FIG. 11 illustrates a possible workflow for an out of stock drug situation. A customer drops off a prescription at the originating store 1101 and is registered by a pharmacy employee 1102. The originating store scans the prescription into a system and creates an OOD object 1103, and associates a task object 1104 with the OOD object. If the system determines the drug is out of stock at the originating store 1105, the customer may decide to pick up the prescription at the originating store 1106 when inventory becomes available 1110, or may decide to pick up the prescription at an alternate store 1108 or have it mailed to them 1109. If the prescription is to be picked up at an alternate store 1108, an out of stock validation is performed for the alternate store 1111. If the drug is in stock at the alternate store, the task object is routed to the alternate store 1112, the prescription is filled 1113, and the customer may pick up the prescription at the alternate store 1114. If the prescription is to be mailed to the customer 1109, an out of stock validation is performed for the mail center 1115. If the drug is in stock at the mail center, the task object is routed there 1116, the prescription is filled 1117, and the prescription will be mailed to the customer 1118.
 In an alternate embodiment, a first network computer associated with the location in which a prescription order is dropped-off may determine a first set of alternate pharmacy locations having inventory capacity to fill the prescription. The first network computer may also determine a subset of the first set of pharmacy locations which match additional criteria, such as proximity to the first location and workload. In one embodiment, the first network computer may only show the subset of pharmacy locations with minimal workload, unless a parameter is set to display the entire first set.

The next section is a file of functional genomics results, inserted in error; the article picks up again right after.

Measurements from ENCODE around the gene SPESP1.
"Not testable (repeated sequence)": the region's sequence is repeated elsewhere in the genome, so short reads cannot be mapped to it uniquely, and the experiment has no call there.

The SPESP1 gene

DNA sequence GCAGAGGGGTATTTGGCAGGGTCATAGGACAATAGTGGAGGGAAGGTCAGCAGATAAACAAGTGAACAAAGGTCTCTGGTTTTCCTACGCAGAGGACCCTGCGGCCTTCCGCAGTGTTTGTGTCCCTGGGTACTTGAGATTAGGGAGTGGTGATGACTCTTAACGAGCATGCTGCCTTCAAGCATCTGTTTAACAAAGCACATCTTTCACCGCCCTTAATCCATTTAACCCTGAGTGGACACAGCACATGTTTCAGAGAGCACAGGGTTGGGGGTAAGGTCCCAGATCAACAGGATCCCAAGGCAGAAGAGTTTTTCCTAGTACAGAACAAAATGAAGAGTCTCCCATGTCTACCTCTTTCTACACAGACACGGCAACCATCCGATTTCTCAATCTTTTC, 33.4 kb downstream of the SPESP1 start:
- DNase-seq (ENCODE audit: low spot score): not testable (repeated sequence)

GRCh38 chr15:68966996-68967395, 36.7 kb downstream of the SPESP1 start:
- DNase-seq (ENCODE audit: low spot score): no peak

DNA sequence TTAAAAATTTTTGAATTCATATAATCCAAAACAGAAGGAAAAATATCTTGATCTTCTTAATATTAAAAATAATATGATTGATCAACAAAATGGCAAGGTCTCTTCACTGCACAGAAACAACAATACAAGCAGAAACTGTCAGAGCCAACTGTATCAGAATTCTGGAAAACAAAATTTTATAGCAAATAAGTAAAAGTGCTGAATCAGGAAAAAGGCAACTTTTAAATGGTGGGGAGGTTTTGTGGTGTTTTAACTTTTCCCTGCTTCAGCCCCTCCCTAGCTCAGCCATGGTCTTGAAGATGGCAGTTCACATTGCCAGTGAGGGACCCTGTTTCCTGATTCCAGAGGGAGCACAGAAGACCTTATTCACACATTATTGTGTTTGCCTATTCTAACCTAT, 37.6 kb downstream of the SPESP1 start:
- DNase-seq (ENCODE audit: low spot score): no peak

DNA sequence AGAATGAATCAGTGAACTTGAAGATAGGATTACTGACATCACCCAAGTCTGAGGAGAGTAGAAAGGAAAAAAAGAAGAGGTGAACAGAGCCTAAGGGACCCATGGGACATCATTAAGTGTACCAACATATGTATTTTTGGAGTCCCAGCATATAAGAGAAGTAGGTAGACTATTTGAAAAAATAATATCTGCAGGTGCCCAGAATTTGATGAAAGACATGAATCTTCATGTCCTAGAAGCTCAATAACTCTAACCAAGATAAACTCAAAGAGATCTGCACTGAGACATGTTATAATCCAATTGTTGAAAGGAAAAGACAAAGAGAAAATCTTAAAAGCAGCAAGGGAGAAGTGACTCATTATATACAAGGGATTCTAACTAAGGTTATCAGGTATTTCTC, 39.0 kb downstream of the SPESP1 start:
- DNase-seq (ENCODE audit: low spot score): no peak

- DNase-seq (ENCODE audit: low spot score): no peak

Another alternative store routing situation occurs when the prescription involves compound drugs or pet medications. Compound drugs are drugs that are comprised of more than one ingredient. While the information processing may be performed either at the originating location or at a specialty location, the physical preparation may have to be performed at the specialty location, such as a designated compound center or pet center having the necessary material and equipment to fill the prescription. Thus, a computer associated with a pharmacy resource may identify an equipment type associated with the prescription order in order to determine what kind of material, equipment and/or equipment configuration is necessary to process the order. The equipment type may be determined from prescription data contained in the task object. For example, the equipment type may be determined to be a compound drug prescription order when the prescription order requires two or more base ingredients to fill. The equipment type may also be determined by a designated parameter of the task object.
 Specialized equipment necessary to fill a compound drug or pet medication prescription may not be in existence in every pharmacy facility. However, there may be a set of pharmacy facilities which contain the equipment but are not active specialty centers. Alternatively, the set of pharmacy facilities may have the equipment, but the equipment may not be configured appropriately. Thus, a pharmacy network computer may determine a set of pharmacy locations having equipment capacity based on the existence of equipment and whether that equipment is available for use. The equipment capacity determination will depend on the equipment type associated with the prescription order. The equipment capacity may involve accessing a pharmacy database containing a table of pharmacy resources and associated equipment and equipment configuration for those resources. For example, a network computer may access the table and find stores that have equipment matching the equipment type of a prescription order.